It has gone by different names, and assorted iterations. But one thing about this Morris Street redevelopment project hasn’t changed:
People still are getting riled up over it.
The 85-unit apartment building, successor to a self-storage center shot down amid intense public opposition, was approved in 2019. Now, citing pandemic spikes in construction costs, the redevelopers want more: A tax break known as a PILOT.
That’s short for Payments in Lieu of Taxes. Such payments eliminate school taxes. That’s the controversial part. Redevelopers save money, and the town actually reaps more cash than it would get from property taxes.
Morristown has granted at least seven PILOTs over the last decade. And the council is likely to support this one, too, at a special virtual meeting on July 26, 2021.
Council members conveyed their opposition last year, when a subsidiary of Hampshire Realty offered scant public benefits in exchange for a PILOT, Council President Stefan Armington told Morristown Green this week.
But Armington says a pledge extracted by town officials tips the scales: 14 apartments for people with special needs.
“I believe this proposal represents an appropriate application of a PILOT model,” Iannaccone said in a recent message to his First Ward constituents.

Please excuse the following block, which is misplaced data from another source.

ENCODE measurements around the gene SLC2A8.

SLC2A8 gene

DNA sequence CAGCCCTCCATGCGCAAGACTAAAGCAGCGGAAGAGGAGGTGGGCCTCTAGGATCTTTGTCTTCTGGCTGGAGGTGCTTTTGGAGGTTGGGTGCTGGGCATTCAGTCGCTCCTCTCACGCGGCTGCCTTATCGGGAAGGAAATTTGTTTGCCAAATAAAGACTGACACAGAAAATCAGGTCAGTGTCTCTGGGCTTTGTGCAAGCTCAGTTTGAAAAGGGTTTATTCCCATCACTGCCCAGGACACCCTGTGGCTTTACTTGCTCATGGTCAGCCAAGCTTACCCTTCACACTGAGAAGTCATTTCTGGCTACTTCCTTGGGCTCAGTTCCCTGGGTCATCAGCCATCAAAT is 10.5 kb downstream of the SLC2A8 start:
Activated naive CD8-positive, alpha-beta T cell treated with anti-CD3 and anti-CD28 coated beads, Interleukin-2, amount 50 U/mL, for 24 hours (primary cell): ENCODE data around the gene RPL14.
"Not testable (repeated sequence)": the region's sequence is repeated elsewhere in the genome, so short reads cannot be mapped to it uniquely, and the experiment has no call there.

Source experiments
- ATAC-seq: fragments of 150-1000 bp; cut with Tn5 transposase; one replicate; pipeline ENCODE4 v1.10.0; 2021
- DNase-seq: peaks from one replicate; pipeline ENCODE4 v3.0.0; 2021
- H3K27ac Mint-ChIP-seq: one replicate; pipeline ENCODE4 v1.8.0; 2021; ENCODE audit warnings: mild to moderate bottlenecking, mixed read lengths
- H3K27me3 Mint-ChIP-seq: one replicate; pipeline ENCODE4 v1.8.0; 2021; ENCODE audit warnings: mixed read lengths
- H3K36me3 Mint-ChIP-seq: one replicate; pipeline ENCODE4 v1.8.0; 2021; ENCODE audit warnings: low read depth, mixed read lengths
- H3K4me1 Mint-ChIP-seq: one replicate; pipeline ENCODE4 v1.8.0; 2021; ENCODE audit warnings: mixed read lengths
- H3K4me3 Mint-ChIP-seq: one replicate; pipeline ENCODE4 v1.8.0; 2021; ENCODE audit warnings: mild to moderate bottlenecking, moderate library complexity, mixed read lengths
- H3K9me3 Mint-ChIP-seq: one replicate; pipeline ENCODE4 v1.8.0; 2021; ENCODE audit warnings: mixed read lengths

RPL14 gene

“I have talked with many parents in our community whose biggest worry is where their special need child will live when they can no longer care for them. This is an opportunity to proactively create the housing they need,” close to transportation, jobs, shopping and neighbors, he said.
Financial sweeteners for the town need ironing out: The new units won’t cost Hampshire much because of state subsidies, according to Iannaccone. The council also wants a clause stipulating an independent audit later, to verify Hampshire’s project costs and impose penalties if claims have been inflated.
Such questions, and the last-minute delivery to council members of the PILOT agreement negotiated by Hampshire and Mayor Tim Dougherty’s administration, prompted the council to table the ordinance introduction at Tuesday’s meeting, and schedule a special hearing for later this month.
‘WHY DO WE NEED TO APPROVE THIS?’
Former zoning board Chairman Cary Lloyd called this week’s virtual meeting to urge the mayor and council to call Hampshire’s bluff and reject the PILOT.
“It would eliminate tax payments to our school district for 25 years while adding apartments that Morris School District students can live in…and it’s Morristown’s residents that are going to be footing the bill for a development like this not paying any school taxes,” Lloyd said, warning it will beget more PILOTs.
The redevelopers previously testified they would not seek this tax break, Lloyd said. Now, “interest rates have fallen, (and) the demand and interest in Morristown is still very strong. Why do we need to approve this?”
“The schools always get their taxes,” Dougherty said, without elaborating.
Calling Hampshire’s bluff is risky, Armington said.
“We can sit on this vacant property for another five or 10 years and hope another developer comes along,” the council president said.
Armington said the town receives roughly $17,000 of $35,000 in annual taxes on the lot, formerly home to an oil company and an auto shop. (Schools and Morris County get the rest.)